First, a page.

Instinctively as bis hand closed on it he turned away from the Abyssinian, and went out of the court into the hot blaze of day, alone; he could not bear the eyes of even that African upon him in the desolation that had swept down upon his life. He went out; where, he did not see or know, passing into the scorching air and into the cooler shade of the groves, with a blind, dumb suffering on him like the suffering of a dog. For her he had no pride, against wounds from her hand he had no shield; and nothing with which she could wring his heart, nothing with which she could try his loyalty, could avail to turn his love away. They had been no idle words with which he had said that his life was hers to do with what she would; having made the vow he would keep it, no matter what the test, or what the cost.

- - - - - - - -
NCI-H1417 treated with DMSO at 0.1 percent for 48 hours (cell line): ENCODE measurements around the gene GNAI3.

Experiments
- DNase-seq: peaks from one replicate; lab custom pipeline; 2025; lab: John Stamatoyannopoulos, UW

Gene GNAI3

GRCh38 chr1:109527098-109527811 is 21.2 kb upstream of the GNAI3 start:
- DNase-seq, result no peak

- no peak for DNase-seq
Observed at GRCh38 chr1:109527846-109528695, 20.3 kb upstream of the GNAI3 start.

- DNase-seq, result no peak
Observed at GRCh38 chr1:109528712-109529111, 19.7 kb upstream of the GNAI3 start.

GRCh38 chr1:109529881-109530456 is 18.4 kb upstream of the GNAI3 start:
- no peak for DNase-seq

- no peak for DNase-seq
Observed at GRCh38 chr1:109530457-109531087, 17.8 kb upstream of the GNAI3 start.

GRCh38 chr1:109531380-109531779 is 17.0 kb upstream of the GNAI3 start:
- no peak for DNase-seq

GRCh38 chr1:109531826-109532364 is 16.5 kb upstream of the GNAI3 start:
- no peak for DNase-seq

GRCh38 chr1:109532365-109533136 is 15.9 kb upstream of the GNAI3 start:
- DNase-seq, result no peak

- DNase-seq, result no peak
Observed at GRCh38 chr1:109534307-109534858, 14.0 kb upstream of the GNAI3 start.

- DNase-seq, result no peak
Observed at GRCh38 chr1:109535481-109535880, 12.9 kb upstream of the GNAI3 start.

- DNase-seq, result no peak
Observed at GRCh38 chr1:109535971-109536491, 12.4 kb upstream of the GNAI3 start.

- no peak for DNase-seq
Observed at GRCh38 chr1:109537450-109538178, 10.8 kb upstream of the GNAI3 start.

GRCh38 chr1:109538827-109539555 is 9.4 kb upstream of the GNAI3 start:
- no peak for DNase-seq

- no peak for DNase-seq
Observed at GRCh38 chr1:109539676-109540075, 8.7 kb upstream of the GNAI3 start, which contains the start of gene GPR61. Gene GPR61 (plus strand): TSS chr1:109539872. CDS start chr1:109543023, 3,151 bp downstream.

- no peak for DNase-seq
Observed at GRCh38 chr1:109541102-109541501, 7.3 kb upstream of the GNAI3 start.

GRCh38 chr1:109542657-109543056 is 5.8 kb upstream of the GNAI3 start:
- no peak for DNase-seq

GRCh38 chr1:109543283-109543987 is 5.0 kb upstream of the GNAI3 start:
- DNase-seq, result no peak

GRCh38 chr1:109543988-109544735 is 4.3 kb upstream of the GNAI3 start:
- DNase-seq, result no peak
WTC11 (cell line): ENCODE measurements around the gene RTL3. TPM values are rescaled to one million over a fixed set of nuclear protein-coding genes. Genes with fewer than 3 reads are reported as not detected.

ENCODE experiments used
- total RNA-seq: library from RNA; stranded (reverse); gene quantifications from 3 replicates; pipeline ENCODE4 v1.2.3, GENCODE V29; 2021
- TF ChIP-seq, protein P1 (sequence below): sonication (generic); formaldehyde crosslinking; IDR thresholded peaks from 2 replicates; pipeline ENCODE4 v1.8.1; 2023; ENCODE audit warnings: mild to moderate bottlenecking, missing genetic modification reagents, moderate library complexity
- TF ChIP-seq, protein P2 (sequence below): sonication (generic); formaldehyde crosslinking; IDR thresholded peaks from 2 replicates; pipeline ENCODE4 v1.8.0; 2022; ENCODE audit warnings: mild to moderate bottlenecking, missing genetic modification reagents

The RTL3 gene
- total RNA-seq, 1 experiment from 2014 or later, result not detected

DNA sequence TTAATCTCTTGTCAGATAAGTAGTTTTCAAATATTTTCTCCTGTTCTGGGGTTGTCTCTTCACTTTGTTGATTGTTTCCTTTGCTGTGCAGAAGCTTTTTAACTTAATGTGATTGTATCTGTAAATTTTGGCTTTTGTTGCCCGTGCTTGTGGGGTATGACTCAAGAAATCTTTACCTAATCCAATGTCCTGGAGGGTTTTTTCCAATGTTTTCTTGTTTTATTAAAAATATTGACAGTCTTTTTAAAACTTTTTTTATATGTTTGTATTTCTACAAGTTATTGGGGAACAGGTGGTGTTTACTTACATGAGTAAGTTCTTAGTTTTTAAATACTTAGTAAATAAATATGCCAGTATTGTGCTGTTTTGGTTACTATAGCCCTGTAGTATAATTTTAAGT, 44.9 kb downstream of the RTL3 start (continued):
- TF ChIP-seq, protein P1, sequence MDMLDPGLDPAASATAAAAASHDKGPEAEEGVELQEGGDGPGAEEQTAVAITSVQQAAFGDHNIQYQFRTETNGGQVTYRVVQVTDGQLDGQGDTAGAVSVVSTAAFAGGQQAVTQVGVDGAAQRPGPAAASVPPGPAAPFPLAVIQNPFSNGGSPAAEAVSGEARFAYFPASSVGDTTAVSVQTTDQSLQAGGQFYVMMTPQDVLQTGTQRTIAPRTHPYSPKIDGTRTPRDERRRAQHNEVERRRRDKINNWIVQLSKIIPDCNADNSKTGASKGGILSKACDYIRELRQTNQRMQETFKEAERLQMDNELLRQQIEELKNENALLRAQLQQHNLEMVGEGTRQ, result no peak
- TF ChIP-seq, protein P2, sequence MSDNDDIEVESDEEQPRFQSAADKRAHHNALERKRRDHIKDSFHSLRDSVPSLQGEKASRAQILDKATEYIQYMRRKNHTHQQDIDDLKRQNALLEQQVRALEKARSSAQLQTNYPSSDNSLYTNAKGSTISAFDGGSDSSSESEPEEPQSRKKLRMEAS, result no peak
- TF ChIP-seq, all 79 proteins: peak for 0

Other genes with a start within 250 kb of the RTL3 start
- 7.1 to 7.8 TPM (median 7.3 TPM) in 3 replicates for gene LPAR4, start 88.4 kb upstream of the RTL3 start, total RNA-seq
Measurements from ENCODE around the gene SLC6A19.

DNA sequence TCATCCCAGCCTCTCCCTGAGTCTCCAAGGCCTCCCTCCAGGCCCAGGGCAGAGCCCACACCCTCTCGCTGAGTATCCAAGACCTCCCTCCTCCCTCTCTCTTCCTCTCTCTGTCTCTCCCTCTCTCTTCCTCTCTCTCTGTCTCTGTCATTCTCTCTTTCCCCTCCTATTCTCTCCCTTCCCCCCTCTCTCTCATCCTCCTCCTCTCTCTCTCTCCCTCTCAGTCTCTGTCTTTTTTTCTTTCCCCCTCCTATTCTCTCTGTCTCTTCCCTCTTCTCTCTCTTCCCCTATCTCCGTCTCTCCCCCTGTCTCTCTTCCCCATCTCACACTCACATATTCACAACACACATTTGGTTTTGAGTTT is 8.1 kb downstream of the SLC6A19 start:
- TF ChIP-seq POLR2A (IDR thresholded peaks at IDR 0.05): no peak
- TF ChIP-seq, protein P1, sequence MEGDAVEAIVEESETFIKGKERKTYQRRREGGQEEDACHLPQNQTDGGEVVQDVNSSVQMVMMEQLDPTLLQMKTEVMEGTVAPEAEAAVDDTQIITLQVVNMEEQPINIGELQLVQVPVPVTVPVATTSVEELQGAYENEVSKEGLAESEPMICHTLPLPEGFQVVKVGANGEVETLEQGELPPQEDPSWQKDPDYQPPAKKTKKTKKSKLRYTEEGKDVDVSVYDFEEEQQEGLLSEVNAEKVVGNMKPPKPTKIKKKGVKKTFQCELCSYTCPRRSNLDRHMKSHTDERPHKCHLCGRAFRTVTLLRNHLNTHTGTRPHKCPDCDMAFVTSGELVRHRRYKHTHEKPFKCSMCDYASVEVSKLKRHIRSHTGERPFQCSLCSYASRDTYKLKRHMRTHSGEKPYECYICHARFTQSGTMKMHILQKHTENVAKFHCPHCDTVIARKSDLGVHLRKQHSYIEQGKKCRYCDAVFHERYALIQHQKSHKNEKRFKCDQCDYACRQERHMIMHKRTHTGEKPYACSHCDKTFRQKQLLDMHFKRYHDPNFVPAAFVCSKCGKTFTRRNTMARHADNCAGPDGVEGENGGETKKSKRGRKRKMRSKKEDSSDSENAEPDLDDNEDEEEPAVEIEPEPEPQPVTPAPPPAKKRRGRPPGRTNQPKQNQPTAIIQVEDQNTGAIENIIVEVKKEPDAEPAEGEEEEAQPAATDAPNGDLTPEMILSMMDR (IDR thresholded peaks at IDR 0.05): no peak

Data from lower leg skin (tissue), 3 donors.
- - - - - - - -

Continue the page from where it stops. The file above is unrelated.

He crushed in his grasp that pitiless letter;—her hand had touched it, her hand had written it, bitter as it was it was sacred to him; and he stood in the vertical sun, gazing blankly down on the waves below the terraces, tossing upward in the light at his feet. The blow had fallen on him with a crushing, sickening force,—again he had lost her! Again, when to the old baffled weariness with which he had so long vainly sought her was added the certainty